BY RITA TIMPANARO
I was honored to judge the 2021 Interscholastic Equestrian Association (IEA) Hunt Seat National Finals, April 22-25, 2021, held at the Georgia National Fairgrounds & Agriculture Center, along with Mary Babick. This show year has certainly been quite challenging due to the pandemic. Roxane Durant, IEA Executive Director, and Bernie Villeneuve, Show Manager, overcame numerous obstacles and challenges. The entire IEA staff persevered and with much preparation (and Covid protocols in place) the National Finals were held. I enjoyed and appreciated the positive atmosphere and excitement throughout each day of this fantastic event.
Days were filled with a display of “team effort” and camaraderie. Volunteers helped to set up the courses, clear the ring of fences, adjust fence heights. Horses were generously provided to the qualifiers. Horse coordinators and in-gate personnel were organized. The riders entered the ring in a timely manner. All these details were greatly appreciated and helped to make this show run smoothly. And of course we are all so grateful to the generous sponsors!
Throughout my judging career I have always been an IEA supporter, have officiated at many IEA Regional and Zone Finals throughout the country. So I was so excited to be asked to judge the National Finals! IEA offers a wonderful program to grades 4-12, giving riders access to shows without needing to own their own horse. To compete, riders need to qualify for Regional Finals. With a blue ribbon win at Zone Finals, they are eligible to compete at the IEA National Finals.
In preparation for each flat class, Mary Babick and I planned an order of gait movements, and appropriate tests for the level of riders while keeping in mind the amount of work for the horses. As the riders entered the ring, we wrote down the number and color of each horse or pony. Judging begins when all riders have entered the ring and the announcer, John Bahret, calls the class at the walk.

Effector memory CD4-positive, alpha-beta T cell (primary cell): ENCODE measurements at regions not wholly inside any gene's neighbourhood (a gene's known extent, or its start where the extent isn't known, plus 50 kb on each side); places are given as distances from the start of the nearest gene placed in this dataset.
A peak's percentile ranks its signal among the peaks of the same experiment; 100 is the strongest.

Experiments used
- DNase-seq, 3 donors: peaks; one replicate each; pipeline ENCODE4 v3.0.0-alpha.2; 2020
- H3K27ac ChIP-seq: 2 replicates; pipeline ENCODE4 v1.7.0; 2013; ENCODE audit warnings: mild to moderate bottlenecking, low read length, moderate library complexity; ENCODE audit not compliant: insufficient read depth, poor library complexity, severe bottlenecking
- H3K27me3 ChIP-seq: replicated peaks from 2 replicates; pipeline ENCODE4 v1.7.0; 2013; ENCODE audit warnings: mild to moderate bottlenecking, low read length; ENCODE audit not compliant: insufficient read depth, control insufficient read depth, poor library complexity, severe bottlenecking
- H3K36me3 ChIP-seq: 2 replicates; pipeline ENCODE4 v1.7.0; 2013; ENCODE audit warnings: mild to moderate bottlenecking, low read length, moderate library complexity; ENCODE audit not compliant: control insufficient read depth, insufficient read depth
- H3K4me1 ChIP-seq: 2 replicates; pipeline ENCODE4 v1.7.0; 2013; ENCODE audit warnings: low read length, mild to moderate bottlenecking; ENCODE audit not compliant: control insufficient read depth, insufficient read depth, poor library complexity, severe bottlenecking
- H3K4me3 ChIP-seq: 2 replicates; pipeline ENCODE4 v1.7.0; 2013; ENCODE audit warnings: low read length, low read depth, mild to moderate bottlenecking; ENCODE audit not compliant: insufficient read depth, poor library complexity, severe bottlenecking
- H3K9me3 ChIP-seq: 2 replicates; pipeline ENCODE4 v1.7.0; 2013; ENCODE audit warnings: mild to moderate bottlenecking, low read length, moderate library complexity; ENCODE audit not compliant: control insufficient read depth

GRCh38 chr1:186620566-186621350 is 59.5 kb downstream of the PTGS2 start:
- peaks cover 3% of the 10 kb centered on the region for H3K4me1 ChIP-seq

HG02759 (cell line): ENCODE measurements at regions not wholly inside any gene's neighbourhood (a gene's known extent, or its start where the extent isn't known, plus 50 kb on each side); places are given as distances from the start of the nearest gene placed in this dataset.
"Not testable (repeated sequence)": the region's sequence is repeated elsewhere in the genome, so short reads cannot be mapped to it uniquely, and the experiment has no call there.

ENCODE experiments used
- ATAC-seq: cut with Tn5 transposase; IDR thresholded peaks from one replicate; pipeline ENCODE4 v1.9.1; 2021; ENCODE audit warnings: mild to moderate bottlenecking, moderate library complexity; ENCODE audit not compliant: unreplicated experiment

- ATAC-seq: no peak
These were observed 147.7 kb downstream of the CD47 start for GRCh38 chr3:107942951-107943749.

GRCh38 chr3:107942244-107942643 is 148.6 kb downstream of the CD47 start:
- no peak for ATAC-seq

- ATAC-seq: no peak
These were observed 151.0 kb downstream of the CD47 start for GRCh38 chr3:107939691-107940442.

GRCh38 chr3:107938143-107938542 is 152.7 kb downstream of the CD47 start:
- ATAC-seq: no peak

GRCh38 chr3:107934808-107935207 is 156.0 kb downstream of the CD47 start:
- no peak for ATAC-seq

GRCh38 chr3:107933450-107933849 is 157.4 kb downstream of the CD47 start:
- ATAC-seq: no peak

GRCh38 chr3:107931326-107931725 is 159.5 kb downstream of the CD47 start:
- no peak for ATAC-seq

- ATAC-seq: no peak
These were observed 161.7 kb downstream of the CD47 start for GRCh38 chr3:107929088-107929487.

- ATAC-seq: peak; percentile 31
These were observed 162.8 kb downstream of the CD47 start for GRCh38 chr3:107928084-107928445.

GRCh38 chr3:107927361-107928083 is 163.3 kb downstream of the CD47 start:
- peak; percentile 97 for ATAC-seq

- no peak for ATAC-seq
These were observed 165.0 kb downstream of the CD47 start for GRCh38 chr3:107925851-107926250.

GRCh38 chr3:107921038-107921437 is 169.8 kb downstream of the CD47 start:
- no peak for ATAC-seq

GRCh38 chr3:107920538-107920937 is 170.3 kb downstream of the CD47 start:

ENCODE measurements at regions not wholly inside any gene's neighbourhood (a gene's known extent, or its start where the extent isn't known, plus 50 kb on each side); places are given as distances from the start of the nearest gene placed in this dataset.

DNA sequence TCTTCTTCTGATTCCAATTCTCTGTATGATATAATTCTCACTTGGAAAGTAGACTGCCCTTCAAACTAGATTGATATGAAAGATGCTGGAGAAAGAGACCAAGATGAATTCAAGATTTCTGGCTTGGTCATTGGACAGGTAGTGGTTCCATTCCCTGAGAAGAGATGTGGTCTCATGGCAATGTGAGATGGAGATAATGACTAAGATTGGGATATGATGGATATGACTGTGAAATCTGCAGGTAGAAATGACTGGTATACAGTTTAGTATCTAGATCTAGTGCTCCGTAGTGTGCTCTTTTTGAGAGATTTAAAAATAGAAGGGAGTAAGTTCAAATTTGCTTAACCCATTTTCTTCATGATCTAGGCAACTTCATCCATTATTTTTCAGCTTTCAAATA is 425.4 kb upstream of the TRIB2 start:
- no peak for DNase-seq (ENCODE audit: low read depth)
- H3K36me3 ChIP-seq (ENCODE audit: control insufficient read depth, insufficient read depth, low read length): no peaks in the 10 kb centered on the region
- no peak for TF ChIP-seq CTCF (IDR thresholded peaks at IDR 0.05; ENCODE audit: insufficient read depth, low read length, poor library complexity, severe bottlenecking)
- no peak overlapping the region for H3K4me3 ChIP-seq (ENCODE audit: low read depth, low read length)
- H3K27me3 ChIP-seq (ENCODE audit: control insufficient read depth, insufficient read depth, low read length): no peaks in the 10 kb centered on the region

Ideally the rider displays correct basics at all gaits. My eye is drawn to an overall workmanlike appearance, correct leg position, appropriate stirrup length, with foot placed in the stirrup at the correct angle, heels down with ankles flexed. Next I consider rein length, contact with the horses’ mouth, eyes ahead, flat back with correct angle of upper body and well balanced rider. At the posting trot, I reward the rider posting with correct angles, closing the hip angle. I note adversely on my card riders posting on or behind the vertical.
At the sitting trot, I reward the rider who is seated in unity with the horse while maintaining correct leg position. At the canter, I again reward riders in harmony with the horse, seated, maintaining contact with the horses’ mouth and in balance. The rider out of the saddle, seat slapping the saddle, is noted adversely on my card.
At all gaits, an appropriate pace and smooth transitions are considered. I made note of riders who were on the incorrect diagonal and did not change it. If a rider picked up the incorrect lead, I counted how many strides until the rider changed to the correct lead. Mary and I strongly and positively considered the performance of riders on more challenging horses.
After we viewed the riders in one direction, Mary and I conferred on an order of preference. The riders were then asked to reverse direction, and viewed again at various gaits. Depending on the level of riders, we asked the riders to demonstrate exercises such as a two point position at the trot, halt, or to drop their stirrups. I assigned each rider a score. We compared the performances of the riders and selected 8 riders to return for the Final flat phase.